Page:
What about the cost to the patient? “What the patient pays will depend on the practice and the insurance carrier,” he explains. “When a patient has the procedure, the claim will be submitted to the patient’s insurance company. Our prescription assistance program will come into play if the insurance company says, ‘Sorry, we’re not paying for that new technology at this early stage.’ If that happens, $595 is the maximum the patient will pay for the drug. Meanwhile, our job is to work with the insurance companies to show the benefits of the procedure and convince them of its merits.”
Mr. Zadno notes that the price increase could be an issue for practices that don’t accept insurance. “In cornea, many procedures have been private pay,” he says. “But I suspect that as insurance companies start covering this procedure, patients will go where their insurance is accepted.”
Mr. Zadno says the company’s ARCH initiative is intended to ensure that all parties involved will benefit. “After the product launch last September, we saw that many patients couldn’t afford treatment and were delaying it,” he explains. “Also, some patients started submitting claims for reimbursement on their own. We decided to take the lead in the effort to obtain reimbursement so that more patients could have access to this procedure, including submitting to obtain a J-code for the drugs. In January, there were three insurance companies covering cross-linking. As of May, there are 14 companies across the country covering cross-linking, including Aetna. We’re working hard to get more companies to cover it, and do so at a payment that’s uniform and appropriate. This is not an elective procedure; it’s treating a progressive, sight-threatening disease, so it should be covered.
“For this program to work, all parties should benefit,” he adds. “Patients should have access to it; our ARCH program will help with that. Physicians should be reimbursed for the procedure. Payers should save money by avoiding paying for corneal transplants. And it should make sense for us, the manufacturer, so that we can continue developing this technology for the future.”
Remembering Roger Steinert, MD
On June 6, 2017, the field of ophthalmology lost one of its most respected members: Roger F. Steinert, MD, known for his leadership and expertise in the areas of cataract, refractive and corneal surgery. Dr. Steinert was a pioneer in LASIK, laser refractive surgery and corneal transplantation, developing new techniques that have preserved and improved vision for millions of individuals around the world. He died peacefully at his home in Vail, Colorado, from complications of glioblastoma. He was 66 years old.
Dr. Steinert obtained a BA in psychology from Harvard University in 1973 and his MD from Harvard Medical School in 1977; he then completed his residency at the Massachusetts Eye & Ear Infirmary. He began teaching at Harvard Medical School in 1981, eventually becoming an associate clinical professor; in 2004 he became a professor of ophthalmology at the University of California, Irvine.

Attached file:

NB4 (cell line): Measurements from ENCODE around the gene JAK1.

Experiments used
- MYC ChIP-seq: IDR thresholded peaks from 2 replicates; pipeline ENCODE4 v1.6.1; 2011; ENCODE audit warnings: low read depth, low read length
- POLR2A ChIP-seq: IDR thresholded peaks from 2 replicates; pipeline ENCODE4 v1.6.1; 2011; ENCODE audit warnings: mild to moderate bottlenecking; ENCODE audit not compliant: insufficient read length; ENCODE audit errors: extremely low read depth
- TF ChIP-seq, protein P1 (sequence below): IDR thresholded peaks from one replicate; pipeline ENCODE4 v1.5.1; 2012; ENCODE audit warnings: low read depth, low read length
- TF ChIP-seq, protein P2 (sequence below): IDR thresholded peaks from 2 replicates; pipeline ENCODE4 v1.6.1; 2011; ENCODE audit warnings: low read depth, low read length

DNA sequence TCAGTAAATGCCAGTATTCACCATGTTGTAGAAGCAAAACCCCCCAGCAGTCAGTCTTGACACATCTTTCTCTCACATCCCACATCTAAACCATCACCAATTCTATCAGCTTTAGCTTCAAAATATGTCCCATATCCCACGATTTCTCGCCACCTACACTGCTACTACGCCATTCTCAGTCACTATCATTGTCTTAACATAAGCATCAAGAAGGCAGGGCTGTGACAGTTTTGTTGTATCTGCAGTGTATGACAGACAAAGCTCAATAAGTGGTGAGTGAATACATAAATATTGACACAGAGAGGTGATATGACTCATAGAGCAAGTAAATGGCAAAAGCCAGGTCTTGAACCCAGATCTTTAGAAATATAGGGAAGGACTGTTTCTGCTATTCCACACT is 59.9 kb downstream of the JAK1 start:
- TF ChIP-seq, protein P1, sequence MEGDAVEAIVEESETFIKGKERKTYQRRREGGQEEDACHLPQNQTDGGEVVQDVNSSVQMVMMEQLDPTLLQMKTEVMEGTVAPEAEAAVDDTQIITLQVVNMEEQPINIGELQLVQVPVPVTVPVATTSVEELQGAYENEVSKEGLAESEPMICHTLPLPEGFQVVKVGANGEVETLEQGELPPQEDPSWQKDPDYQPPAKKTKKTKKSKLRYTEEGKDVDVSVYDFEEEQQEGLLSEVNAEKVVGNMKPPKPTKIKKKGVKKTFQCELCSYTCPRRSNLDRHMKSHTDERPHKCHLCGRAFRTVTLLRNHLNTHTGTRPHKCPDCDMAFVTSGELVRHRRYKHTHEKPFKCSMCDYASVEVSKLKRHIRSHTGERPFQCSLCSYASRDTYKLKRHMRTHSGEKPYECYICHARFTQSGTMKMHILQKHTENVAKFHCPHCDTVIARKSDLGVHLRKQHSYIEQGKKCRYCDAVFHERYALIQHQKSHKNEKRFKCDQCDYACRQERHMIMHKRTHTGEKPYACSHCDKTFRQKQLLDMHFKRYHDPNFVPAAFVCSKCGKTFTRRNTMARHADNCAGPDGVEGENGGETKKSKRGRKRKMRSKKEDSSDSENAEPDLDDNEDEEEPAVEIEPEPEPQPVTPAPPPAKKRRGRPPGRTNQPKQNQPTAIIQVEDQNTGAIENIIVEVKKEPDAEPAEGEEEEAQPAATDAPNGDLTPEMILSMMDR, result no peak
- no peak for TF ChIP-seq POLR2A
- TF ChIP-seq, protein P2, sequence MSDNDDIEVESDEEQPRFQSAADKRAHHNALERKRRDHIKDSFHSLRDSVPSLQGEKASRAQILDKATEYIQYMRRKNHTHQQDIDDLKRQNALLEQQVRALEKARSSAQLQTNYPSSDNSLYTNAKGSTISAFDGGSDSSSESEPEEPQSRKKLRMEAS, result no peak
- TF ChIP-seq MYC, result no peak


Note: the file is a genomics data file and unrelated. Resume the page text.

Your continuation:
His list of accomplishments is remarkable. They include being the Irving H. Leopold Professor and chair of the ophthalmology department at the University of California, Irvine, School of Medicine, as well as a professor of biomedical engineering; being the founding director of The Gavin Herbert Eye Institute; and being chief of staff at the University of California’s Irvine Medical Center. His awards include the American Academy of Ophthalmology’s 2008 Barraquer Award and 2009 Lifetime Achievement Award; the International Society of Refractive Surgery’s Lifetime Achievement Award in 2015; and the Ophthalmology Innovation Summit’s Lifetime Innovator Award in 2016. He was also president of American Society of Cataract and Refractive Surgery from 2005 to 2006.
While achieving all of this, he managed to maintain an active consultative practice in cataract, cornea and refractive surgery, and was on the editorial boards of several major ophthalmology journals. His textbook Cataract Surgery is considered the definitive reference on that topic.
“Roger was more than my mentor; he was one of my best friends,” says Sumit Garg, MD, Medical Director and associate professor at the Gavin Herbert Eye Institute. “I learned so much from him, not just as a doctor, but as a person. He was able to approach almost any situation with a cool and collected demeanor. He approached obstacles with a friendly smile, always taking the long view, keeping things in perspective. He was a creator of possibilities. It was largely because of his dedication that we were able to construct the Gavin Herbert Eye Institute. One of the things I will miss most is his sense of humor. We shared many good times together.
“Roger was more than the sum of his accomplishments and awards,” he adds. “For a generation of ophthalmologists, including me, he was a leader, teacher, mentor, friend and colleague whose daily commitment to excellence provided inspiration and guidance. Roger: One of the greatest gifts ever given to me was to be mentored by you and to call you a friend. Your legacy will live on in those you have trained and we will strive to make you proud. I will miss you. Rest in Peace.”